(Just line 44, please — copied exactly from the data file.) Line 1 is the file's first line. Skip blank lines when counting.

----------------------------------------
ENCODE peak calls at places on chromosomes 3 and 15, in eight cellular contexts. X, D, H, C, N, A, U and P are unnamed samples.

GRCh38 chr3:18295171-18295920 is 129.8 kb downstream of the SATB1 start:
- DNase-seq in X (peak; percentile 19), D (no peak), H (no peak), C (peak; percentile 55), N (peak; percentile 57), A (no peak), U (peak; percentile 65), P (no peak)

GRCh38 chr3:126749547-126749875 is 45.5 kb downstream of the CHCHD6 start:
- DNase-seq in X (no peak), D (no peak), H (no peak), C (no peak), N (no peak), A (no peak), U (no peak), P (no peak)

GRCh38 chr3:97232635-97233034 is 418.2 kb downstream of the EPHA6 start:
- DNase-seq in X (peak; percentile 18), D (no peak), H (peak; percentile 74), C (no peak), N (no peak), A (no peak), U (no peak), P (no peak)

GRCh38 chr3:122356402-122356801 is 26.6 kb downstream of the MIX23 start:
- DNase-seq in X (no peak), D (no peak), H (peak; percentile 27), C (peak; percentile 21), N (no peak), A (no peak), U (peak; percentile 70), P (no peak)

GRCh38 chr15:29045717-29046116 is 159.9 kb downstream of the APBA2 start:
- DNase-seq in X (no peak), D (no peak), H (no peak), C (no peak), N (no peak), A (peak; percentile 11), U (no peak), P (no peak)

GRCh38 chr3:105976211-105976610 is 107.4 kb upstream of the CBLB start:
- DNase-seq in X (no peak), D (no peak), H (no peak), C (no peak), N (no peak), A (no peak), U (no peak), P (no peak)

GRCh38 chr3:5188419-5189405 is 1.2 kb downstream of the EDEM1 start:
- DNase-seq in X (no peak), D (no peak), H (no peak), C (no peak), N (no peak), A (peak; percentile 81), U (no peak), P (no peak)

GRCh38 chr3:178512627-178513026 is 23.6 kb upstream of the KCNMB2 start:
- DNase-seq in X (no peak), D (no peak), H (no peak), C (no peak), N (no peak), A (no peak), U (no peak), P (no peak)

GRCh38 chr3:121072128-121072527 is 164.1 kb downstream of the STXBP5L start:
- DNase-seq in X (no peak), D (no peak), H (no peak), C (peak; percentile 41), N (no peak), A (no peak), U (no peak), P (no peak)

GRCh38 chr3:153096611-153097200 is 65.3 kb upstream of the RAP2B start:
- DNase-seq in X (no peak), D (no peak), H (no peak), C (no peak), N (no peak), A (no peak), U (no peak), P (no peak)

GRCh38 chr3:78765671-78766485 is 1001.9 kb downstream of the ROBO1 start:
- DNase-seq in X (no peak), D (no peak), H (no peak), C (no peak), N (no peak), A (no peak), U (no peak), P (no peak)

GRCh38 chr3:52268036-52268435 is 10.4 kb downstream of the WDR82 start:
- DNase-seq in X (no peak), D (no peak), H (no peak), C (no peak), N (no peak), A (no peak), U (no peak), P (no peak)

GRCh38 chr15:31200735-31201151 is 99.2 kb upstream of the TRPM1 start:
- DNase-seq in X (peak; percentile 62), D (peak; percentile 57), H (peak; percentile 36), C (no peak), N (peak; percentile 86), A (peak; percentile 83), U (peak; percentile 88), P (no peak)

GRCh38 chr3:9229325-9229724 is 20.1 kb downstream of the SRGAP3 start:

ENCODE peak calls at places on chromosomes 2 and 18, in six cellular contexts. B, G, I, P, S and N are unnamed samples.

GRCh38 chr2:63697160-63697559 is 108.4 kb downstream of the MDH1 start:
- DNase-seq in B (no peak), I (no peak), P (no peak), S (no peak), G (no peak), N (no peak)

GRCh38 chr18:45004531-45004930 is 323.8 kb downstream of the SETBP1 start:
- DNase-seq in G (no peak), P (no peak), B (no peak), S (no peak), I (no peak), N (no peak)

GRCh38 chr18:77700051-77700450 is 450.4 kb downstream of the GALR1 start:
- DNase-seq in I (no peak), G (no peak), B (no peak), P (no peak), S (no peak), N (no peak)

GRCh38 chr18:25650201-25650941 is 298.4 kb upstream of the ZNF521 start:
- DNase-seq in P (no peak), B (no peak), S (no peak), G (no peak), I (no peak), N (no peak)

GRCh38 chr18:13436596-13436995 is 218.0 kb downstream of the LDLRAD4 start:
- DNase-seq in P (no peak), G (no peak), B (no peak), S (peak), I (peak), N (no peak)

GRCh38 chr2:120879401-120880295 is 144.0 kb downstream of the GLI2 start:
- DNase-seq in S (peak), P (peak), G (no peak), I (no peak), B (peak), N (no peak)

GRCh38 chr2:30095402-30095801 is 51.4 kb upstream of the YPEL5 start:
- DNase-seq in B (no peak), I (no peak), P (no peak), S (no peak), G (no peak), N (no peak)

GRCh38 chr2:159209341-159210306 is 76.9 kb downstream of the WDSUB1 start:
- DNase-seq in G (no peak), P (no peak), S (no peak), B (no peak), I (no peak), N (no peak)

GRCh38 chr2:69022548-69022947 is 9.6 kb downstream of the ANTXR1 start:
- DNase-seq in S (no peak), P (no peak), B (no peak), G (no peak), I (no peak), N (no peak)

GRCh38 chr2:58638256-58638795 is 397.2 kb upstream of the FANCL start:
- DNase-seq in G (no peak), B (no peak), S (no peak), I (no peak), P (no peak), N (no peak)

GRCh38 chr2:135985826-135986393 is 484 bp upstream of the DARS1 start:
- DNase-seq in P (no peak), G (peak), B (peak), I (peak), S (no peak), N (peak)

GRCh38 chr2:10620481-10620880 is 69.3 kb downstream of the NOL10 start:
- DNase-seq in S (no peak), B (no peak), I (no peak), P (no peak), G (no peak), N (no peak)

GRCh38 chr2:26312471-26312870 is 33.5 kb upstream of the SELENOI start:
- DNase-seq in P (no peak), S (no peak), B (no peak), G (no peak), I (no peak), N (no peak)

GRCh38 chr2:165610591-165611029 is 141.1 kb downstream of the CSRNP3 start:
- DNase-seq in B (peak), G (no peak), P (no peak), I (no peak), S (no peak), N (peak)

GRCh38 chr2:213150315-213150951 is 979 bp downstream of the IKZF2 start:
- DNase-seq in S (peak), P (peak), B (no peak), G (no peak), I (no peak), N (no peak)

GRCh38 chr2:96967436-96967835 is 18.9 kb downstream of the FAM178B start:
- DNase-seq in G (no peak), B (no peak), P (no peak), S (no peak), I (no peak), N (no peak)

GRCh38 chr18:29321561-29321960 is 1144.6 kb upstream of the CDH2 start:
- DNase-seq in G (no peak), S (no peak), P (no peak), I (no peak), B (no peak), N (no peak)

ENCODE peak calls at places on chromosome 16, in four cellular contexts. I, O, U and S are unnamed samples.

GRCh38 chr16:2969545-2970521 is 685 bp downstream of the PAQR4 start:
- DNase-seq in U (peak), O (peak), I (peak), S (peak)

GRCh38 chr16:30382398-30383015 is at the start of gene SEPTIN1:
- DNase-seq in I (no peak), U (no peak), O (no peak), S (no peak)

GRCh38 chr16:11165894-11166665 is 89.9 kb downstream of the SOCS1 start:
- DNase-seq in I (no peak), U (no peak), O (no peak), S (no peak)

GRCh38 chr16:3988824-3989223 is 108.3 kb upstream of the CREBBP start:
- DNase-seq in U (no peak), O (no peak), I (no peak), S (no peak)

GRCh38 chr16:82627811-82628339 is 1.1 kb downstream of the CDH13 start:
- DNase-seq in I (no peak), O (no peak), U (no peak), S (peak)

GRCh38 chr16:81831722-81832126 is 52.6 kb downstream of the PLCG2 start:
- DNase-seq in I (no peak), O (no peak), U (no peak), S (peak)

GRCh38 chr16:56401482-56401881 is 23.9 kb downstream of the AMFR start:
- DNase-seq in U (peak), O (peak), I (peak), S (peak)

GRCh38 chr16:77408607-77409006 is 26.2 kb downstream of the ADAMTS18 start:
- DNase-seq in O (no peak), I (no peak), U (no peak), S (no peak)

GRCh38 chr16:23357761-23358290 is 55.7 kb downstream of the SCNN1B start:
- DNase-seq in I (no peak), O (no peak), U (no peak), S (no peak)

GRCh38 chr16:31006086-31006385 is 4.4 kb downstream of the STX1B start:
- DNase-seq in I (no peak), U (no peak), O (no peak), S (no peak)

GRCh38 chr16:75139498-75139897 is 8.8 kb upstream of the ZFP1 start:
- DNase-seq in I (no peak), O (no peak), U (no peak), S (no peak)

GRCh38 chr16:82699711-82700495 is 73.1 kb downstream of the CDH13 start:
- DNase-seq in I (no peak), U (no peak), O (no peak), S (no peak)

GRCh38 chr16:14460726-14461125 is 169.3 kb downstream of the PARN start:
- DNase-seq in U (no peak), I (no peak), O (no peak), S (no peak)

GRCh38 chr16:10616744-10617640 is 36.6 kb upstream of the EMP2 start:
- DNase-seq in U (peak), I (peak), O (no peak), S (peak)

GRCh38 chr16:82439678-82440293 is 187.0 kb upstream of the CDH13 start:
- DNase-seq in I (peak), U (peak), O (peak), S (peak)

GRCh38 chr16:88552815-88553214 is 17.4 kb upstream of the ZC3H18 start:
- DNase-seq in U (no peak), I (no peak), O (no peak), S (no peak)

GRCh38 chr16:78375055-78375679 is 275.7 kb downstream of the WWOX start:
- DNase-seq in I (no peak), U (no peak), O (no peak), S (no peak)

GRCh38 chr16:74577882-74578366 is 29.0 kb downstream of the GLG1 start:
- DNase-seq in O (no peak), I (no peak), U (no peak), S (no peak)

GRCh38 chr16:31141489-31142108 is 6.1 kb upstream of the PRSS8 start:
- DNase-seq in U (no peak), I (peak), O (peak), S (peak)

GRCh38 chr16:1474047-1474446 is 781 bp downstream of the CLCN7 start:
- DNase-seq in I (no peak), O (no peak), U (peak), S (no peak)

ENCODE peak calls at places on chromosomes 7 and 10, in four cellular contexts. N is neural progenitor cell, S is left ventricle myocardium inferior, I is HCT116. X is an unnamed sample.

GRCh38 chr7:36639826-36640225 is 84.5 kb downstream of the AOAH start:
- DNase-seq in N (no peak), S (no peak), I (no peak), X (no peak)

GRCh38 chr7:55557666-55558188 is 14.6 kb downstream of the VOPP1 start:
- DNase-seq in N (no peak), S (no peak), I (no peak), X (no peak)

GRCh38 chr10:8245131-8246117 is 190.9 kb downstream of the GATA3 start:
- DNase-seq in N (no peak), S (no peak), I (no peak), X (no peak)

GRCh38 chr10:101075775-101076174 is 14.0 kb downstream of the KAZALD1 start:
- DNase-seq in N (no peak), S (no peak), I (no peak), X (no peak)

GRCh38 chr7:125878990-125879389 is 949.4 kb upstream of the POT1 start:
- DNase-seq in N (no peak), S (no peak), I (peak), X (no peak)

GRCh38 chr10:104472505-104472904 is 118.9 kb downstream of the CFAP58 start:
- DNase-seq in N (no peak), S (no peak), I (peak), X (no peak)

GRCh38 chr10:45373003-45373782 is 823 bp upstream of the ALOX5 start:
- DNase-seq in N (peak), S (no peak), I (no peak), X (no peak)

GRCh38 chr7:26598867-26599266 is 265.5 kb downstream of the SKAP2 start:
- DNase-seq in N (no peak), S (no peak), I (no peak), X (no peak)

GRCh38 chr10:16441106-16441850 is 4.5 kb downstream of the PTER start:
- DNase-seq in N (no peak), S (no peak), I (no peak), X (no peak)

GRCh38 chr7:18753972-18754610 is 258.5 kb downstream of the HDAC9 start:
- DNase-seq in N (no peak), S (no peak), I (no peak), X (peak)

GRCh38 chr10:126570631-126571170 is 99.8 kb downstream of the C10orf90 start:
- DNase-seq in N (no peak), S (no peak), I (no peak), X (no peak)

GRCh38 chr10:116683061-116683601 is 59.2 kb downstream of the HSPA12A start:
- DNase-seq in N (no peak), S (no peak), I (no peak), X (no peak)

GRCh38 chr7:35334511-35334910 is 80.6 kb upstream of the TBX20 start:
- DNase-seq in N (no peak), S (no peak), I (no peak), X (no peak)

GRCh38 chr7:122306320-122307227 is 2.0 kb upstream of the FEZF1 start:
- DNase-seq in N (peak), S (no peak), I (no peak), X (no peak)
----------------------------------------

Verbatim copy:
GRCh38 chr2:159209341-159210306 is 76.9 kb downstream of the WDSUB1 start: